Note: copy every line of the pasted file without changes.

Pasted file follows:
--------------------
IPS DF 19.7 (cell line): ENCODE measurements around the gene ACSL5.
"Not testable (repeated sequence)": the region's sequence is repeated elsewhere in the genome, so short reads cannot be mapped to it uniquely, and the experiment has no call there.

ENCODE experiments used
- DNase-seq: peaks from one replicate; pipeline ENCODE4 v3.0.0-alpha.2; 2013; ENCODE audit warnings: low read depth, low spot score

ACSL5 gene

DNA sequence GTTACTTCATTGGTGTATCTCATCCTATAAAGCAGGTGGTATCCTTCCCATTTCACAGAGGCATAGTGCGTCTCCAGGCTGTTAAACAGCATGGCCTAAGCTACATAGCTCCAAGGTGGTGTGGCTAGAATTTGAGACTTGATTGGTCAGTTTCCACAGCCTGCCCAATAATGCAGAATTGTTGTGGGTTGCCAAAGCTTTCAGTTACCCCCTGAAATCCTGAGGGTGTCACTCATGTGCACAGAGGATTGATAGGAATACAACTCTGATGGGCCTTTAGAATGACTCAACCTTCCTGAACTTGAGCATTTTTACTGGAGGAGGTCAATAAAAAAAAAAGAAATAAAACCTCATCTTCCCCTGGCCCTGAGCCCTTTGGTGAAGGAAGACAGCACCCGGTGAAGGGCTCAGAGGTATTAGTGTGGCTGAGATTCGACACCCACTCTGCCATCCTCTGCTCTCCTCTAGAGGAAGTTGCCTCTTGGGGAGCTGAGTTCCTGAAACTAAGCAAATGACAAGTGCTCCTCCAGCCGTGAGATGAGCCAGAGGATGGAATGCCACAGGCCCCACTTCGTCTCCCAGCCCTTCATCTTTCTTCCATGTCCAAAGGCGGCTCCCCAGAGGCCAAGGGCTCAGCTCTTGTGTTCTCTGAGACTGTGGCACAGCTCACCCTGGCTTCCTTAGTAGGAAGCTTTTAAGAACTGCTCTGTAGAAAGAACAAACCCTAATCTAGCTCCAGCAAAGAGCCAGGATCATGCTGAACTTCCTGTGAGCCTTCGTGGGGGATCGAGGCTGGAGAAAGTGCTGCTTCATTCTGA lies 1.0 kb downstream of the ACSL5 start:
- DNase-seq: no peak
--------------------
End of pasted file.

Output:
IPS DF 19.7 (cell line): ENCODE measurements around the gene ACSL5.
"Not testable (repeated sequence)": the region's sequence is repeated elsewhere in the genome, so short reads cannot be mapped to it uniquely, and the experiment has no call there.

ENCODE experiments used
- DNase-seq: peaks from one replicate; pipeline ENCODE4 v3.0.0-alpha.2; 2013; ENCODE audit warnings: low read depth, low spot score

ACSL5 gene

DNA sequence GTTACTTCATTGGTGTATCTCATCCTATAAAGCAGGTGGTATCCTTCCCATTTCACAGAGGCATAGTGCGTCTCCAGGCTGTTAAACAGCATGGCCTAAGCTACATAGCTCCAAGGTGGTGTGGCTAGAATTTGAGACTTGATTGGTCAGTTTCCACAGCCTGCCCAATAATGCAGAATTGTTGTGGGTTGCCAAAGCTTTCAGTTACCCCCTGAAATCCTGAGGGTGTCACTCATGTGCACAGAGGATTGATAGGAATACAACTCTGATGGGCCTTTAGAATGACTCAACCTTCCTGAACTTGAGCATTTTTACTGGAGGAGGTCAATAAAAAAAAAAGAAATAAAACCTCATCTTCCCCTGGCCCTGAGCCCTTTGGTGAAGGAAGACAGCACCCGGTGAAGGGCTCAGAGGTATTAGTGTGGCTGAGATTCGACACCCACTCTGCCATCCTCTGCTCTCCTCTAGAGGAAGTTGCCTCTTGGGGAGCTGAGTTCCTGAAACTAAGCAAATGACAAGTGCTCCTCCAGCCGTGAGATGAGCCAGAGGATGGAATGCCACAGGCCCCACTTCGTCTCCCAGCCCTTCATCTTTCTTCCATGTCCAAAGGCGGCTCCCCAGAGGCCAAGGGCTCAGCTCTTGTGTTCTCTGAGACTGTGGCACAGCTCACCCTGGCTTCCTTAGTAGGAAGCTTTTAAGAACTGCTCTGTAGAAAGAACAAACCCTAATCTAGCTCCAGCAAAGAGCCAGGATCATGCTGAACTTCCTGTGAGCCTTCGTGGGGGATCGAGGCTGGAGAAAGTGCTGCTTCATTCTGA lies 1.0 kb downstream of the ACSL5 start:
- DNase-seq: no peak